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Showing posts from April, 2005

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That time I wanted to pass myself off as Joyce Carol Oates #TBT

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I submitted my first piece of writing when I was seventeen, a story about my first job, working at the employee cafeteria at General Telephone where my mother was a dispatcher. Rolling the 20# white bond backed by a sheet of thin blue carbon paper into my Smith Corona, I typed it out slowly, carefully, on a piece of erasable paper—and mailed it off to Cosmopolitan along with a cover letter. Not just to any editor at Cosmo, by the way, I sent it directly to Helen Gurley Brown. 

The piece itself, meant to be comical, was full of clumsy attempts at self-effacing humor.  I strived for a similar tone in the cover letter I addressed to Brown, completely clueless that the high powered editor in chief wasn’t the one reading unsolicited manuscripts. After I signed off I added the following PS. I could have said I was Joyce Carol Oates. What I thought that would accomplish I can’t imagine. That an unsatisfactory submission would get published because of a lame joke?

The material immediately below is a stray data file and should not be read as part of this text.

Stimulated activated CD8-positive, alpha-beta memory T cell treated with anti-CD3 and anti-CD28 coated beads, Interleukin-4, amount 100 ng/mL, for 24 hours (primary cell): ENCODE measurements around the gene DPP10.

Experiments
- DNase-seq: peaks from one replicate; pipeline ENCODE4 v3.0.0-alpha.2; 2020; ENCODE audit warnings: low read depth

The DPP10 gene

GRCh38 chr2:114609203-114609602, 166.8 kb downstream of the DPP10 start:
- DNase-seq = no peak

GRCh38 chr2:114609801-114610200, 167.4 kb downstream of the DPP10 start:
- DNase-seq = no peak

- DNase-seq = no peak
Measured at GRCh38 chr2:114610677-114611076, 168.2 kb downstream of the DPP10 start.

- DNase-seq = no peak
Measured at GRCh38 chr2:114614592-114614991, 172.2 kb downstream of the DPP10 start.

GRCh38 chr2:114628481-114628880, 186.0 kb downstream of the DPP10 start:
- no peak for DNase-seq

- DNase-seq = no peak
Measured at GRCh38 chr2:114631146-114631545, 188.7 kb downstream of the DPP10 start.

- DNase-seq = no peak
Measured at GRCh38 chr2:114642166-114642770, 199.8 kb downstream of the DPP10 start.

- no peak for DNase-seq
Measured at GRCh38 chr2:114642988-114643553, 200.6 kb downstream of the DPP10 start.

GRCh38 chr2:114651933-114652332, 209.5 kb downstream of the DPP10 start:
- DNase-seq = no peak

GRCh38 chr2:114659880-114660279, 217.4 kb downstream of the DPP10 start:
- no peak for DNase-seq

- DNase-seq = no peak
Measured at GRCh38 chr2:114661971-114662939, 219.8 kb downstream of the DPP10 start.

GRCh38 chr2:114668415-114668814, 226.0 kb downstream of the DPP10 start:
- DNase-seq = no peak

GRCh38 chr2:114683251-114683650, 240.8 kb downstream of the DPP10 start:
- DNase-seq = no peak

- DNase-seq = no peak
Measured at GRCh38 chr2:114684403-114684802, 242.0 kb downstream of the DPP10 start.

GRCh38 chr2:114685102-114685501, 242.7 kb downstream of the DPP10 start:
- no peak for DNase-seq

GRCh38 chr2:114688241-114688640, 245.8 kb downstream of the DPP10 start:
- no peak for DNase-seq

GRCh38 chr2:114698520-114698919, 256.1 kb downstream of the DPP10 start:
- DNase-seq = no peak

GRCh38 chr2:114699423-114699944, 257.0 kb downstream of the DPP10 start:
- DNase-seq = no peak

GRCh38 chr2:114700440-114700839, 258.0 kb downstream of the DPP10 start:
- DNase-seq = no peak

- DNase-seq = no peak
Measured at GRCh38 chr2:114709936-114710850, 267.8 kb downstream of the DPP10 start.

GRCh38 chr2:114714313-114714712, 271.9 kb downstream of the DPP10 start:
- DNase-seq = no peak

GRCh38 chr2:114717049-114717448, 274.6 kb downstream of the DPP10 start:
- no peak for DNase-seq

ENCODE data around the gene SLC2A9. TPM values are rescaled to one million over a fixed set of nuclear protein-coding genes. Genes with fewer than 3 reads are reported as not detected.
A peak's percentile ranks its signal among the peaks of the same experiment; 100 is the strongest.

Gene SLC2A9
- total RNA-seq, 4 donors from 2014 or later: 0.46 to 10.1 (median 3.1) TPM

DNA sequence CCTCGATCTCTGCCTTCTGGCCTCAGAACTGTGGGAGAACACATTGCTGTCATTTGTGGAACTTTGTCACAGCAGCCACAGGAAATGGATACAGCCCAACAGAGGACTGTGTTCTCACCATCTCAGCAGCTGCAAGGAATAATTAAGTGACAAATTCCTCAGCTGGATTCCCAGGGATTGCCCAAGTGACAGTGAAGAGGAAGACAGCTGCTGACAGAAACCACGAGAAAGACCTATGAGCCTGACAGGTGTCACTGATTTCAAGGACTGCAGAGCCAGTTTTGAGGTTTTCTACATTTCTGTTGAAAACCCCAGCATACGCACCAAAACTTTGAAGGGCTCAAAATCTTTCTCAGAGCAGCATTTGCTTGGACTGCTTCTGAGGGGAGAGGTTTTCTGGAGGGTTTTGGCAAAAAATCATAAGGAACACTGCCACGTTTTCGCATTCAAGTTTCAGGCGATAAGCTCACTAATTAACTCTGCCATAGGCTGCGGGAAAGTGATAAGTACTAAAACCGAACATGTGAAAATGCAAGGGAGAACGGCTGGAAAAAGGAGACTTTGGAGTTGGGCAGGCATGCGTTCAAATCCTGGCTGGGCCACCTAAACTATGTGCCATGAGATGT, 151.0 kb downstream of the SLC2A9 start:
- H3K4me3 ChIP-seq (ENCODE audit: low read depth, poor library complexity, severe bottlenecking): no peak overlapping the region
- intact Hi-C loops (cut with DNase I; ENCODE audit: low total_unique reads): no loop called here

No surprise, in the SASE I’d …

Top Ten Things I bet you didn’t know about L.A.

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1) So how come they’re not on the postcard?
Most of us picture palm trees when we think of L.A., but the coral tree, not the palm, is the official tree of our city. Sometimes called Tiger Claws, the coral trees found along the median strip of San Vicente Blvd in Brentwood, that stretch of the boulevard from 26th Street to Brigham Avenue where once a rail track ran, and now everyone on the Westside runs, are actually designated cultural historical monuments.  The Coral Tree is the official tree of Los Angeles There ought to be a plaque
2) Hot Dog!
We baseball fans love our Dodger dogs as much as we love the boys in blue. More hot dogs are eaten at Chavez Ravine – over 2 million a baseball year—than in any other major league ballpark in the country!
3) How much by the glass?
We take for granted that when we go to the Getty, we’re going to get one of those great L.A. city views. What’s unexpected is what we see as the museum’s tram traverses the hill— a six acre vineyard growing on a steeply…